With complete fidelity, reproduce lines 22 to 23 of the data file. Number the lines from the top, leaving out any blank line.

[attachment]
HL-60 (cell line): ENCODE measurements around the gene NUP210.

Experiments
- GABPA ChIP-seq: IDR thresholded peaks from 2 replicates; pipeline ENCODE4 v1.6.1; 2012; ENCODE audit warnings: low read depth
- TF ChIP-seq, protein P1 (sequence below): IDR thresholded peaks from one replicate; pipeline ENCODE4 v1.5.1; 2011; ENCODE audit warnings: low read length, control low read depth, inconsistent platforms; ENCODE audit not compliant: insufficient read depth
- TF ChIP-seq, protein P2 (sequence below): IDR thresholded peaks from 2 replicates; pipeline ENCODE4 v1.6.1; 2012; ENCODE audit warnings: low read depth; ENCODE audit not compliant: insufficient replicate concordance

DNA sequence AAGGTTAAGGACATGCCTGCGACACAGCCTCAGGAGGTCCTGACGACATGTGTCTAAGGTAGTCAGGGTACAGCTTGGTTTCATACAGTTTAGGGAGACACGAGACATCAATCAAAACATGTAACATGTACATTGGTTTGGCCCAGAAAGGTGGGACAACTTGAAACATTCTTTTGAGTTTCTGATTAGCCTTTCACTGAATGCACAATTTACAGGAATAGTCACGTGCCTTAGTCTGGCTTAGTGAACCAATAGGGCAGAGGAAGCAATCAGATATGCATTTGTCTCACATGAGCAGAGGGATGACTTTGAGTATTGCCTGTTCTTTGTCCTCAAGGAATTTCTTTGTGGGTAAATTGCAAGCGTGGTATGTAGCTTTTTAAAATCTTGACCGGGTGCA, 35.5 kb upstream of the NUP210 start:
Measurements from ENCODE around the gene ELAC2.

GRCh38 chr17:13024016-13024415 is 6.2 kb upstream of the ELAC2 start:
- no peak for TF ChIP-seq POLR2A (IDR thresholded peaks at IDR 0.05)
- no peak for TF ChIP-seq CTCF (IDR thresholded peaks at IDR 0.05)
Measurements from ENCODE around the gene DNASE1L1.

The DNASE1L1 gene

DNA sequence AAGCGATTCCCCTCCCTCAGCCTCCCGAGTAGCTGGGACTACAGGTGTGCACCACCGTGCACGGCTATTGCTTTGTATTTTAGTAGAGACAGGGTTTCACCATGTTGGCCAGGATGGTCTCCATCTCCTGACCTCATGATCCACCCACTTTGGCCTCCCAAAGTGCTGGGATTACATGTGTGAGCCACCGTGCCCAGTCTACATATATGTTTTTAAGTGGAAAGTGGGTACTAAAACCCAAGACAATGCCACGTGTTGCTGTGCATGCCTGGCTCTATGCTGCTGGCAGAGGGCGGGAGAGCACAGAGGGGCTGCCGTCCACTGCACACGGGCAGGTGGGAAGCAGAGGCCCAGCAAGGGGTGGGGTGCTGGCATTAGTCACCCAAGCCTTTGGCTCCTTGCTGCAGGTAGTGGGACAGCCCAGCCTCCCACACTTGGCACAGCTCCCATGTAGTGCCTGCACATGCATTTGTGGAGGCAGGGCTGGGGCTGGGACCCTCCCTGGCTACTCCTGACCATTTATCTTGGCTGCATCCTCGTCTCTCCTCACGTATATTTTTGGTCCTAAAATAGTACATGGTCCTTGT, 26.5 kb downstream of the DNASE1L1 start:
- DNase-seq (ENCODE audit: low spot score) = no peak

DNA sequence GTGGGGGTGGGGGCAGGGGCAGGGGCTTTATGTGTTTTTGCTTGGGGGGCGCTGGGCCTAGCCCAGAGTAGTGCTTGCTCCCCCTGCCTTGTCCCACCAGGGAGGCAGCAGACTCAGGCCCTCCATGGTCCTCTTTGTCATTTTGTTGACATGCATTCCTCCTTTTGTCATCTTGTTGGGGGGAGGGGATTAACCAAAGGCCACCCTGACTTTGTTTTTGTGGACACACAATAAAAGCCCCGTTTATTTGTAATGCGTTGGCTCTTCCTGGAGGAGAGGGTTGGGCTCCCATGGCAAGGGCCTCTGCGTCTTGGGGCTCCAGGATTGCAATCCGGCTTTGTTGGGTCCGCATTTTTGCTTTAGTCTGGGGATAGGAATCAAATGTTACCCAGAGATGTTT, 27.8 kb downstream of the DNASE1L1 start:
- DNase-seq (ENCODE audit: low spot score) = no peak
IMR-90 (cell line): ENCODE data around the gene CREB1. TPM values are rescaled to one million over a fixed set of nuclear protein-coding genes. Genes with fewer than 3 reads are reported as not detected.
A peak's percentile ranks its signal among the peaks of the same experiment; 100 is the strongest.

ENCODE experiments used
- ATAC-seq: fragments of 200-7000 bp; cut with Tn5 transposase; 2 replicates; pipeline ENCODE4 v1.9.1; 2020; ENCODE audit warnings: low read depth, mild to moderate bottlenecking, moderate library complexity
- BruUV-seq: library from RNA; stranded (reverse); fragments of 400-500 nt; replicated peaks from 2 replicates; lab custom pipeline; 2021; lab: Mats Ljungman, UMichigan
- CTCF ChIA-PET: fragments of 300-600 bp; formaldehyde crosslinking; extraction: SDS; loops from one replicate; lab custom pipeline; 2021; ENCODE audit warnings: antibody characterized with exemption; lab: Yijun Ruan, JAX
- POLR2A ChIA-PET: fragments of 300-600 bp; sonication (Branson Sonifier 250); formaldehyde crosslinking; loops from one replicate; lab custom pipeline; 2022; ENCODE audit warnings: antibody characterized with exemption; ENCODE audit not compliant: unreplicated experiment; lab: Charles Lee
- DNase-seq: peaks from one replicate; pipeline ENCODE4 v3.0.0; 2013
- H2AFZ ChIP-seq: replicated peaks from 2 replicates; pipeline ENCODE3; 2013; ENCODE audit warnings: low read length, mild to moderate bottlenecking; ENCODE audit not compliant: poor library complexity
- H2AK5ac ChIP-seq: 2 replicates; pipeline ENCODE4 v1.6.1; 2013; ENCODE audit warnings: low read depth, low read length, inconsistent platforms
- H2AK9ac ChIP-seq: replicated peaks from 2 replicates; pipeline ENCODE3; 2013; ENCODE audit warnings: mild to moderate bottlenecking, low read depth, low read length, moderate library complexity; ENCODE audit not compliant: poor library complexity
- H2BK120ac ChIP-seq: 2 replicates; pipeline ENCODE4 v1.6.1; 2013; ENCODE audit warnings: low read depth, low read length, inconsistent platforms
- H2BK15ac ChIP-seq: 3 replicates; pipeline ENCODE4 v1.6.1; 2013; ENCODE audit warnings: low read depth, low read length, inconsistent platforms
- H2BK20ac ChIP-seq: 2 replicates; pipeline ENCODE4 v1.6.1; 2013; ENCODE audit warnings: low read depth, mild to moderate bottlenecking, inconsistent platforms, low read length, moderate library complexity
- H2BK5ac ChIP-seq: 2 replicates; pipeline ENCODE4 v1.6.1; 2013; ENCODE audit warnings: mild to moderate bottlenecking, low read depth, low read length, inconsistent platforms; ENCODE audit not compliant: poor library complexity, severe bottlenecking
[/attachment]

- CTCF ChIA-PET: fragments of 300-600 bp; formaldehyde crosslinking; extraction: SDS; loops from one replicate; lab custom pipeline; 2021; ENCODE audit warnings: antibody characterized with exemption; lab: Yijun Ruan, JAX
- POLR2A ChIA-PET: fragments of 300-600 bp; sonication (Branson Sonifier 250); formaldehyde crosslinking; loops from one replicate; lab custom pipeline; 2022; ENCODE audit warnings: antibody characterized with exemption; ENCODE audit not compliant: unreplicated experiment; lab: Charles Lee